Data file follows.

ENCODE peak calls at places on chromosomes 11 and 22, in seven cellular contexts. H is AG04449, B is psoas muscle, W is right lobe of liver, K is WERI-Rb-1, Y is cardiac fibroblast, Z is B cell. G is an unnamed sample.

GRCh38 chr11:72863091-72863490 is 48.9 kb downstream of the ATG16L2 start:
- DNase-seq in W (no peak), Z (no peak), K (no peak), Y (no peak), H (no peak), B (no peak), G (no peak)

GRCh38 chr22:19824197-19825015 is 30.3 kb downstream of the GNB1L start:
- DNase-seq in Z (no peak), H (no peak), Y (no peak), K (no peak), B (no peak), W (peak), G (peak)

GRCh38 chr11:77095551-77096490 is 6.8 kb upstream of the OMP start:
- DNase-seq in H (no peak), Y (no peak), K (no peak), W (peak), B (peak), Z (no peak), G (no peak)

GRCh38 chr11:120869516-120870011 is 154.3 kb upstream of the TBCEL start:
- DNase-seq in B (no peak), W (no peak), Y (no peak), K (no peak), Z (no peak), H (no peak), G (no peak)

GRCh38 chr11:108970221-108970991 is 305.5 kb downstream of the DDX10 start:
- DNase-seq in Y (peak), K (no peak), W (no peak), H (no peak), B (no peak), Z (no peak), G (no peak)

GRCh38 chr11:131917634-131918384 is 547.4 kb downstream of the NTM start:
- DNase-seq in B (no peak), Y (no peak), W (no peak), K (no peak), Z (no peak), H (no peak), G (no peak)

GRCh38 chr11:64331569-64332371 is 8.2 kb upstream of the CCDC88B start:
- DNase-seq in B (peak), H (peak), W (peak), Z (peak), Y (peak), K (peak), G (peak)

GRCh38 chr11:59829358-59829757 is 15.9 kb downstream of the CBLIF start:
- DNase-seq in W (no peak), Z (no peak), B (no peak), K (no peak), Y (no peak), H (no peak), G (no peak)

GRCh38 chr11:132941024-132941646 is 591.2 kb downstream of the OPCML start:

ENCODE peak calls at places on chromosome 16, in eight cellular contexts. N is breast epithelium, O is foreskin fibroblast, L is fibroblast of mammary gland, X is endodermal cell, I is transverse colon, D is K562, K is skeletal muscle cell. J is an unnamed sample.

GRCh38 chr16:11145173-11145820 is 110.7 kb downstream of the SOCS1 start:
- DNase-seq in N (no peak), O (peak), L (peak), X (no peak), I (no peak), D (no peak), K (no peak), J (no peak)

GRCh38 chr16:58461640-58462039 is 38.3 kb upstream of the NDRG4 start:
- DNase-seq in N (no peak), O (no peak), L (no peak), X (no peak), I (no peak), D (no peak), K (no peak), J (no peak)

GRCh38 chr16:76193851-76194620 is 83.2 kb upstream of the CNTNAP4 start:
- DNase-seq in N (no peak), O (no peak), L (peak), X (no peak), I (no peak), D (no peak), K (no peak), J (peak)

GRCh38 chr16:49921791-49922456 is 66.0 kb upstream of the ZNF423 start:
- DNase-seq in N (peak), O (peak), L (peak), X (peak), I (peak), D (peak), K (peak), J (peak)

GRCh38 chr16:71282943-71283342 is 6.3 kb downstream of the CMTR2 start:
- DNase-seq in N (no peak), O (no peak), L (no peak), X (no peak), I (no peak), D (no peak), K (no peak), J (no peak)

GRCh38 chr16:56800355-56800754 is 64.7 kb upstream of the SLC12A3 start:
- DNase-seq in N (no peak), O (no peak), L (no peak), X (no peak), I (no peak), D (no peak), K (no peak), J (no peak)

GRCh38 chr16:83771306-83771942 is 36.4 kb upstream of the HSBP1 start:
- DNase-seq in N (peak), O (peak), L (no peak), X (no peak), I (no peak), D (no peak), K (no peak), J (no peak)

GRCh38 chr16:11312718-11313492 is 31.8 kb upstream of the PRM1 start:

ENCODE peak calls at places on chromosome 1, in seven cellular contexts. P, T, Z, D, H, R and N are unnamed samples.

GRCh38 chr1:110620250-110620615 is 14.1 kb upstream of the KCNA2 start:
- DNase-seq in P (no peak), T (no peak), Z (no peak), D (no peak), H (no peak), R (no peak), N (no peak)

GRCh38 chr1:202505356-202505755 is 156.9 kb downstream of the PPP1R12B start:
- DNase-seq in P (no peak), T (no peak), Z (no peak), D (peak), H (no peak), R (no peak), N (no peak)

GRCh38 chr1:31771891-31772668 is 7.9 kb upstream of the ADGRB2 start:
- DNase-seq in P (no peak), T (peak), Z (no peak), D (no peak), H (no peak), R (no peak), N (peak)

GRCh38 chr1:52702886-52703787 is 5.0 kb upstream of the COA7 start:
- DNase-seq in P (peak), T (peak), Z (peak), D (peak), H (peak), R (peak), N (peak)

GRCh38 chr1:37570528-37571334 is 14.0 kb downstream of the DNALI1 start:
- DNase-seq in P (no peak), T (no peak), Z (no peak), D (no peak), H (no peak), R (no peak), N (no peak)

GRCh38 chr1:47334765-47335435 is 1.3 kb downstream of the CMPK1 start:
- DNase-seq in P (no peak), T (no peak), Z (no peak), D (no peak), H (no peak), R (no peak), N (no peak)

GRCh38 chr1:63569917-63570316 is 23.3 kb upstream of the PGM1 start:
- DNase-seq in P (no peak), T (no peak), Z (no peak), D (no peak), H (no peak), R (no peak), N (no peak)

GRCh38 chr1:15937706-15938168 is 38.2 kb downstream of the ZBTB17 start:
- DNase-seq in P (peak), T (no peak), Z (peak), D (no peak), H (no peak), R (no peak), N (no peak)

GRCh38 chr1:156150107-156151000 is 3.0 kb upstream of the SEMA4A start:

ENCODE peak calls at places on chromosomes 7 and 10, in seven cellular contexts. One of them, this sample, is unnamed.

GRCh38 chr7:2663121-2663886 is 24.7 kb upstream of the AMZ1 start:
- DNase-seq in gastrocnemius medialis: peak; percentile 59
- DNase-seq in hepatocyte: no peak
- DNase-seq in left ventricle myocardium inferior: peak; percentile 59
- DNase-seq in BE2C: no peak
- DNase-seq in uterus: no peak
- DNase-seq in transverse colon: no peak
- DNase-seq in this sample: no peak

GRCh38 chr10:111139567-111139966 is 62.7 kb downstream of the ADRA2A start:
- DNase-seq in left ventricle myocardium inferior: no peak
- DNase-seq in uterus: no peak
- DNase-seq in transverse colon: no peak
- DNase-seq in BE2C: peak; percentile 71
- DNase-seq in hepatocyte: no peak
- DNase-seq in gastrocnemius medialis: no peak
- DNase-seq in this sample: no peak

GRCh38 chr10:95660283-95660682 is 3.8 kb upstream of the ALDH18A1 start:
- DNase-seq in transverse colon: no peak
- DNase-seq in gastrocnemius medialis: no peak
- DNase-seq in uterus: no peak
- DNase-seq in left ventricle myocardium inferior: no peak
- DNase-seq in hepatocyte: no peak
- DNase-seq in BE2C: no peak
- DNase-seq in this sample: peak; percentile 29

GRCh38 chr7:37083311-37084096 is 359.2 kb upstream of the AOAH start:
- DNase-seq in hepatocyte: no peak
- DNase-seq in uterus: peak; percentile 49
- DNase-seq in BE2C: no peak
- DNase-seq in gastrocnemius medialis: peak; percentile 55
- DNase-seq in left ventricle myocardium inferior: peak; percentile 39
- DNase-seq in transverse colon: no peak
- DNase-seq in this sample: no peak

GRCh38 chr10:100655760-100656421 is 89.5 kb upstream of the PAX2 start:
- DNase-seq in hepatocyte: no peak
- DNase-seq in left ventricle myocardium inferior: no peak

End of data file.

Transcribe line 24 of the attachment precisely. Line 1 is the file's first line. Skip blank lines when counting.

GRCh38 chr16:76193851-76194620 is 83.2 kb upstream of the CNTNAP4 start: